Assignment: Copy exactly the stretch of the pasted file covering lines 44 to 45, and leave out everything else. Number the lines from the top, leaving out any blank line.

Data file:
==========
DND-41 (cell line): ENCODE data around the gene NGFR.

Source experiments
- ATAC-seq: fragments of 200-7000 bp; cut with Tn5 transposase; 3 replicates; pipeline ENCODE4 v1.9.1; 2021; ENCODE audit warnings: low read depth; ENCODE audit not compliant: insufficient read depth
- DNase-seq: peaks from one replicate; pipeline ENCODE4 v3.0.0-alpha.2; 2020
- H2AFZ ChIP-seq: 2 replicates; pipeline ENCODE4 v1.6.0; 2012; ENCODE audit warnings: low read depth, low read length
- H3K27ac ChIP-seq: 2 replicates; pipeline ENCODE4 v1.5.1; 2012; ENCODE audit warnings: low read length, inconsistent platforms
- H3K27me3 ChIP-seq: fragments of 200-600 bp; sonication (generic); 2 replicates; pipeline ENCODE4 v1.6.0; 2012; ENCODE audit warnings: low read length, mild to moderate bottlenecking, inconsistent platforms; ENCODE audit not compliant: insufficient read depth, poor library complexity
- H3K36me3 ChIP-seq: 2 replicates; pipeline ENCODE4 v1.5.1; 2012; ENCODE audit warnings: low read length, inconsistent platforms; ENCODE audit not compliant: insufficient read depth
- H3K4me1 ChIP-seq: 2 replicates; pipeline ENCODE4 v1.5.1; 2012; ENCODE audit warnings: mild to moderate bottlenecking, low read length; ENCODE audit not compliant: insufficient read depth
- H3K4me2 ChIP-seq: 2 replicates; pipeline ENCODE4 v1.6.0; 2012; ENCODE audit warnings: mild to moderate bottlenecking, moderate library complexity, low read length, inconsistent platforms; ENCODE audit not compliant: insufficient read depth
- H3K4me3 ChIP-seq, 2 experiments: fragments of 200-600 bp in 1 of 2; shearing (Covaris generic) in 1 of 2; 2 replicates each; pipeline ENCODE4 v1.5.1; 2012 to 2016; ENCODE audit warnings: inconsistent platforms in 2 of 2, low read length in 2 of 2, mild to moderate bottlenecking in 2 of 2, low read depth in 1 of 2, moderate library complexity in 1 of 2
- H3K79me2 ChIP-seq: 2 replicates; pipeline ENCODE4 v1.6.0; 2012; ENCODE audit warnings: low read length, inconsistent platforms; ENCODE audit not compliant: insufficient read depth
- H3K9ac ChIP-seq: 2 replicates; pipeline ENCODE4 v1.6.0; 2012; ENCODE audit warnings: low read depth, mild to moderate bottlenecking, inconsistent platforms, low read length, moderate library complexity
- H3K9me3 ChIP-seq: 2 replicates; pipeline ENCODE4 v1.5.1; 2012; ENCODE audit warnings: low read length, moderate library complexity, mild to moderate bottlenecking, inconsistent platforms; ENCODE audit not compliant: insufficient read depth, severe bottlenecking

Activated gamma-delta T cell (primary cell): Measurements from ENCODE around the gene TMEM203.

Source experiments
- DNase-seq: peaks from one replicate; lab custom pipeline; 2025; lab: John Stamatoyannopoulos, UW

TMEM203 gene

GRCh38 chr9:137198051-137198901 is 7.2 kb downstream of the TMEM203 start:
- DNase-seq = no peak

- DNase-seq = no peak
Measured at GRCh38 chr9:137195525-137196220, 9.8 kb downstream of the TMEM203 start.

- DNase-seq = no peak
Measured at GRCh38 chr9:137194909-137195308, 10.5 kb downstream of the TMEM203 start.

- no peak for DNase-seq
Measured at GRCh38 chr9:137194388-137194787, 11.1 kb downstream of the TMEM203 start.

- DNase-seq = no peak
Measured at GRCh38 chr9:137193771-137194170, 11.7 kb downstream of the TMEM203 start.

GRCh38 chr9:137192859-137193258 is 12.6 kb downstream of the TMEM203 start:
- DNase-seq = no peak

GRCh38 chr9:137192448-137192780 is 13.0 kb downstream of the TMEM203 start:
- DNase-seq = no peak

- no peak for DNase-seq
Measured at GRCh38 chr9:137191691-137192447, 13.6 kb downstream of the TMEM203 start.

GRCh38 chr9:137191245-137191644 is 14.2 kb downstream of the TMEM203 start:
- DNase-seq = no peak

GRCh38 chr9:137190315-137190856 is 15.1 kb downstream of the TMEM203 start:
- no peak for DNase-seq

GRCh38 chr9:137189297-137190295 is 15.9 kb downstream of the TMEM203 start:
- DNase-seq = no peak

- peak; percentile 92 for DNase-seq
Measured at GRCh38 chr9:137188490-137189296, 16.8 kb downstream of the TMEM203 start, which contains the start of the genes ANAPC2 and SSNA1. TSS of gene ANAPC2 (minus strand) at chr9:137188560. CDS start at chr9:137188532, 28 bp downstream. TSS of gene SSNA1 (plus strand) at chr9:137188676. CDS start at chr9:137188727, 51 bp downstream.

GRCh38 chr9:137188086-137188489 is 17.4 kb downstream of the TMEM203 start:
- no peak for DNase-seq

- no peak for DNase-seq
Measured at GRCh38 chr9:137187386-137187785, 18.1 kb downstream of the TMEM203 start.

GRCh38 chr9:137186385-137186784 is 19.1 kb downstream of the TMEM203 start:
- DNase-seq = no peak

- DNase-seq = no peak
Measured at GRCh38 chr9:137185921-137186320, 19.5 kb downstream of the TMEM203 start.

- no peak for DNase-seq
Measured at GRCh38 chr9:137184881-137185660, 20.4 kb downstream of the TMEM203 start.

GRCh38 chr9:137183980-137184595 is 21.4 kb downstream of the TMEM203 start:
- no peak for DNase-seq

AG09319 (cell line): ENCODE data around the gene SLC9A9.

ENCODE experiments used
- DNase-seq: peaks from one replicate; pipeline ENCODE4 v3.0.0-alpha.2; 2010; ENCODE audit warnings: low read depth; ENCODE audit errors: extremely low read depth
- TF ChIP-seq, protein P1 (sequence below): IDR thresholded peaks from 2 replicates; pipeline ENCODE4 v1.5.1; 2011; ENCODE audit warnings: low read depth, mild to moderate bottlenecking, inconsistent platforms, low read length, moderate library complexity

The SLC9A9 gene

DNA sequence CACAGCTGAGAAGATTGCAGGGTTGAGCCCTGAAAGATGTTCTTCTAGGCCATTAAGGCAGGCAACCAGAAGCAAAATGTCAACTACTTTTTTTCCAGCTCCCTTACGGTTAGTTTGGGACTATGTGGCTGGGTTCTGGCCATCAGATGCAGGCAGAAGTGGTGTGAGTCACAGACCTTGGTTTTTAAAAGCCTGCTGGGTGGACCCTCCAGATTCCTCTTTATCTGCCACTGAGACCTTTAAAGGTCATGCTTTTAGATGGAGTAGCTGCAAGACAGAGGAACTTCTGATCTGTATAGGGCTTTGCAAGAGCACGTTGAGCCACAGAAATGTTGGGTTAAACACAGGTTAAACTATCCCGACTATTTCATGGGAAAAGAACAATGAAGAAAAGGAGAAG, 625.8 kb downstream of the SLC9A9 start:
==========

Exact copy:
- no peak for DNase-seq

- no peak for DNase-seq